News ImageEditors note: Dr. Darcie DeAngelo is a medical anthropologist at the Institute for Genocide and Mass Atrocity Prevention (I-GMAP) at Binghamton University, State University of New York. In this interview, she explains the relationship between locals who live near minefields in Cambodia and the mine detectors, often former military combatants, who are viewed with suspicion because of divisions caused by the series of civil wars between the 1970s and 1990s. Why are there so many unexploded bombs and minefields in Cambodia?Cambodia is known for being the site of U.S. bomb droppings during the Vietnam War and for the Khmer Rouge genocidal regime, which also planted land mines from 1975 to 1979. Today a majority of Cambodias population is age 35 or younger, which means most of the population has grown up since the Khmer Rouge regime ended in 1979. This statistic fails to take into account the uneven distribution of the regimes end in the country as fighting continued in the northwest of the country where the Vietnamese and their Cambodian allies fought to keep the Khmer Rouge army out of the country. Most of the land mines in Cambodia were planted between 1985 and 1989, when the Vietnamese-allied government installed a bamboo curtain against the invading Thai and Khmer Rouge along the Thai-Cambodia border in the northwest. This area, called the K5 belt, remains the most densely land-mine-contaminated region of the world, a 1,046-kilometer (650-mile) strip of land with up to 2,400 mines per linear kilometer. Cambodias problem of millions of undetonated land mines makes it the country with the highest population of amputees in the world. On average it has 100 land mine accidents per year. Why are the military and other de-mining organizations viewed with suspicion by the locals?Land mine clearance requires a huge amount of military infrastructure. Decontamination, which is the term used for removal of land mines, depends on the same military skill sets that contamination depends on. So people who are de-miners are often soldiers or former combatants in Cambodia, and the divisions from the civil war still run deep. The largest de-mining organization in the country is part of the military branch of government. The current Cambodian state has been running operations to clear the land mines since the 1990s, but the state is also rumored to grab village lands, disappear people who disagree with the ruling party, and quell legitimate protests, so de-miners carry a stigma of military corruption. After war and mass atrocity, the state loses legitimacy. And so what happens is the villagers distrust even peacekeeping efforts, so even efforts to decontaminate the country result in a kind of mistrust. When you distrust the state, you need to build state legitimacy, and de-mining offers a real opportunity for states to do so. They can rehabilitate soldiers and build relationships between villagers and soldiers. But in Cambodia, I heard from villagers that they distrusted the de-miners and found them untrustworthy. They didnt think that their land would be returned to them when the land mines were cleared, which causes some problems when it comes to information about where the land mines are. How does mine clearing with rats work?Rats are being used in de-mining because of their incredible sense of smell, relatively low cost of maintenance and ease of transport. Just like dogs, they dont detect any false positives, as a metal detector would.In the minefield, the rat is connected to two de-miners who walk on cleared corridors with the decontaminated area in between them. The de-miners step down the field in unison as the rat sniffs for mines in the pit, scratching twice when it smells TNT. Then the de-miner maps the location, and clicks a clicker, telling the rat it can go get its reward, a delicious banana. The rats dont get blown up by the mines because theyre so light. The rats each weigh 1 to 3 pounds, so they are weightless to a land mine, which usually requires a minimum of 11 to 35.3 pounds of pressure to activate. How did the introduction of rats to de-mining change how it is viewed in Cambodia?Rats have successfully been used to decontaminate Mozambique in Africa, and as for their import into Cambodia, the success story really lies in the fact that the organizations using them have been able to obtain donations and become independent so that they can work on demilitarizing the de-mining industry.Rats dont fit in with the military aesthetic of de-mining, unlike dogs, which are military aid animals and have been used within militaries for centuries. The image of a soldier proudly standing next to his dog is very different from a soldier cradling a small rat in his arms. So when the villagers first saw the rat, they were a little bit puzzled, but I actually think the rat humanized the de-miners in a way that demilitarized them. When they see the rat with a soldier, its more of this kind of absurdity. So it make them pause and think, OK, what is a rat doing there? Villagers have said in interviews that they wondered about it and it made them take a second glance. It undermines the kind of villainous characterization of the de-miners for the villagers. APOPO, an organization that uses the rats in de-mining, posts publicity photos where the rats snuggle with their handlers. Since then the land mine detection dog organizations have started posting photos of their dogs being playful, and pictures of the puppies. So there is an effect which pervades other organizations, and demilitarization is seen as something to be valued, even in a highly militarized industry. These are opportunities for demilitarization of de-mining for the country itself, for the state and for peoples trust in authorities.This article is republished from The Conversation, a nonprofit news site dedicated to sharing ideas from academic experts. It was written by: Darcie DeAngelo, Binghamton University, State University of New York.Read more: * Rise of the super rat: rodents detect landmines, sniff out TB, find disastervictims * Cambodia has come a long way in 25 years of peace but its far fromperfectDarcie DeAngelo does not work for, consult, own shares in or receive funding from any company or organization that would benefit from this article, and has disclosed no relevant affiliations beyond their academic appointment.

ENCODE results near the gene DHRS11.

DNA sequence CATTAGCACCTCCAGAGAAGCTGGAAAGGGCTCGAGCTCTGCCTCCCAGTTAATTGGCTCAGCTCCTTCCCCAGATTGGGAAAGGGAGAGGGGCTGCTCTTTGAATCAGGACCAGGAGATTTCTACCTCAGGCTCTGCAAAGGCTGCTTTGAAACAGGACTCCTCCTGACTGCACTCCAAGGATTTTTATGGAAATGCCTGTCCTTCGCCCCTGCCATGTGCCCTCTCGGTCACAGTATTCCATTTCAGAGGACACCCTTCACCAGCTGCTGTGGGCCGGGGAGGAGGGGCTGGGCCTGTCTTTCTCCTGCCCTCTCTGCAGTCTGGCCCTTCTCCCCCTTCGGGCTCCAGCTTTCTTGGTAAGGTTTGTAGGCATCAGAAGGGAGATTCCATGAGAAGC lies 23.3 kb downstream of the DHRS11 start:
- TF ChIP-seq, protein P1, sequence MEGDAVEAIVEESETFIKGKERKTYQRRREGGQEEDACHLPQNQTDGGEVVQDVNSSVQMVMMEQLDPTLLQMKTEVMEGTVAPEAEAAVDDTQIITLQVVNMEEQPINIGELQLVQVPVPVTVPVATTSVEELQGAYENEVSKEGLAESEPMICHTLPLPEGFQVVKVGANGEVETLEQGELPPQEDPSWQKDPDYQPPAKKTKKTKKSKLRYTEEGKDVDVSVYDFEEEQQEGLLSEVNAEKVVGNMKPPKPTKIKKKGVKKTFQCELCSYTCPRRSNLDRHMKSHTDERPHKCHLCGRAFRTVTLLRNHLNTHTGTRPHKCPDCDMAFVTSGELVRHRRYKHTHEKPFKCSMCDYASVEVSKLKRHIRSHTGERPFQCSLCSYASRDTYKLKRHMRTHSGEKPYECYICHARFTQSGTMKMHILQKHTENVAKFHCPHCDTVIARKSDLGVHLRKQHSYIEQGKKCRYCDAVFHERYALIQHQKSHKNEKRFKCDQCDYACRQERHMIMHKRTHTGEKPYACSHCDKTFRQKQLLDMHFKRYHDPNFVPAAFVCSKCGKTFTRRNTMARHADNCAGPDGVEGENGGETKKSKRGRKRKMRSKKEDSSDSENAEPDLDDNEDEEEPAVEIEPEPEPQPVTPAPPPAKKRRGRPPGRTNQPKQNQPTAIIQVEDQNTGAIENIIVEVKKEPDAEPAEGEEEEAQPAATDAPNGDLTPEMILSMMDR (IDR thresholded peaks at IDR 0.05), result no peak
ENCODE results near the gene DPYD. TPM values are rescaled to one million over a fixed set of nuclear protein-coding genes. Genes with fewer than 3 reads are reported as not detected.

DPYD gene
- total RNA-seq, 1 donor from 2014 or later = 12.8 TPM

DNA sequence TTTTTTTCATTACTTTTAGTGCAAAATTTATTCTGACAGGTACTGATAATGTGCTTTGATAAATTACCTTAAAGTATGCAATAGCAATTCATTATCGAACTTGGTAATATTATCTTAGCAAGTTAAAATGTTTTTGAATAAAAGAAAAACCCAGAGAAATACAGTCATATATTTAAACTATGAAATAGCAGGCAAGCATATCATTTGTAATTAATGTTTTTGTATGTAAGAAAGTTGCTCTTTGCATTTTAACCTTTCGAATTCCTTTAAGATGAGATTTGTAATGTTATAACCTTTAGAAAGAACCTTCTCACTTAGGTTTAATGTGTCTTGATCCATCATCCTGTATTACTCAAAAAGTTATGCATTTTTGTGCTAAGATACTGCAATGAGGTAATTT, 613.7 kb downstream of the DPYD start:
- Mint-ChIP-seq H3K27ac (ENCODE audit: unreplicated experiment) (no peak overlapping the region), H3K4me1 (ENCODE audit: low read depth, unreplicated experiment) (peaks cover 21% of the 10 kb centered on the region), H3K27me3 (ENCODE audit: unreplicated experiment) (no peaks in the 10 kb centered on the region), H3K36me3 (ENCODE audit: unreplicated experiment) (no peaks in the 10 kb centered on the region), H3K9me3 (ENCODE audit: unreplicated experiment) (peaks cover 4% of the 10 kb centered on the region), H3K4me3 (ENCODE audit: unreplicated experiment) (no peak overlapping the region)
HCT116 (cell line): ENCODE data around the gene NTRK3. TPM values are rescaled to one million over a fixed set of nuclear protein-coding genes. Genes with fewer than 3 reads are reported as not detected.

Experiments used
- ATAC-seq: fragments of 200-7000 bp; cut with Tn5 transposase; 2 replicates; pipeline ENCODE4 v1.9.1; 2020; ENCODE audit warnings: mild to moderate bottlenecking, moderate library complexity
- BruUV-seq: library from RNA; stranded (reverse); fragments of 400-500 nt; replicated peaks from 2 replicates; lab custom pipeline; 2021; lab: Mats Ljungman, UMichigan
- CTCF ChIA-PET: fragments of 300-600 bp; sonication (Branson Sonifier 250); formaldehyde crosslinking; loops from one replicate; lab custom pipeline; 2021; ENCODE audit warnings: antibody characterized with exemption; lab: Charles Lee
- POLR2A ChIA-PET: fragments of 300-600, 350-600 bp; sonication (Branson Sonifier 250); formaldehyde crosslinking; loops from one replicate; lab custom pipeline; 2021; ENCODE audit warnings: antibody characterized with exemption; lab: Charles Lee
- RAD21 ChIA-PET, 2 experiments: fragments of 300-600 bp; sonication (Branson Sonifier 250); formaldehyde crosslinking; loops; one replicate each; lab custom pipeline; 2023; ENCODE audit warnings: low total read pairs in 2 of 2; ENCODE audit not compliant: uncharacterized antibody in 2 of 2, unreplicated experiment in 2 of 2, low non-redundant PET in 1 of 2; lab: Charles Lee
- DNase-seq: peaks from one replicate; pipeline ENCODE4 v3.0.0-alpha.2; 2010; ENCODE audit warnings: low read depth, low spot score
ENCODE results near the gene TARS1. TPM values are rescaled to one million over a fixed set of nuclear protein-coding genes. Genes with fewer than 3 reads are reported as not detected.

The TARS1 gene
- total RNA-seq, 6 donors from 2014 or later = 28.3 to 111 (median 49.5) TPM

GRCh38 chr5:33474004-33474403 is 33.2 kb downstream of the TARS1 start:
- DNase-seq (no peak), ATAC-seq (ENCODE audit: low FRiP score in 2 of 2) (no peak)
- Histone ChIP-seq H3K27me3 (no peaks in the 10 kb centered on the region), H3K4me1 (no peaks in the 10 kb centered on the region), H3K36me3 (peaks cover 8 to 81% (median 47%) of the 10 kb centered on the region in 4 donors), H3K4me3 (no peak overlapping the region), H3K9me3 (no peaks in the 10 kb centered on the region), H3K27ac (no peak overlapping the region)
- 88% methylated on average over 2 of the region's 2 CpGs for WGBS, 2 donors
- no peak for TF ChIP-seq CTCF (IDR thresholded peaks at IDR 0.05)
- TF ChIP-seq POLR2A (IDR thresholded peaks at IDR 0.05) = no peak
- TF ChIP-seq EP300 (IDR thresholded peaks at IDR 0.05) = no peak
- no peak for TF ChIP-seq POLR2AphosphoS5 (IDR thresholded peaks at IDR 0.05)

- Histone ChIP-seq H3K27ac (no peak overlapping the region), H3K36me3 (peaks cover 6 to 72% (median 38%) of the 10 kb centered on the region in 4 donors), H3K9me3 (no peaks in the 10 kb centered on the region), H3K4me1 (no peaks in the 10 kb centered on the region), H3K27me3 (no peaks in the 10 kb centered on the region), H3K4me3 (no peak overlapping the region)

Mon, 26 Oct 2020 07:59:14 -0400
Alexandria Ocasio-Cortez is heavily favored to win her reelection race. Her challenger has still raised $10 million because Republicans are desperate to beat her.
News Image"I guarantee you 75% of his contributors don't know anything about him," a Republican strategist told The New York Times.
Sun, 25 Oct 2020 12:22:32 -0400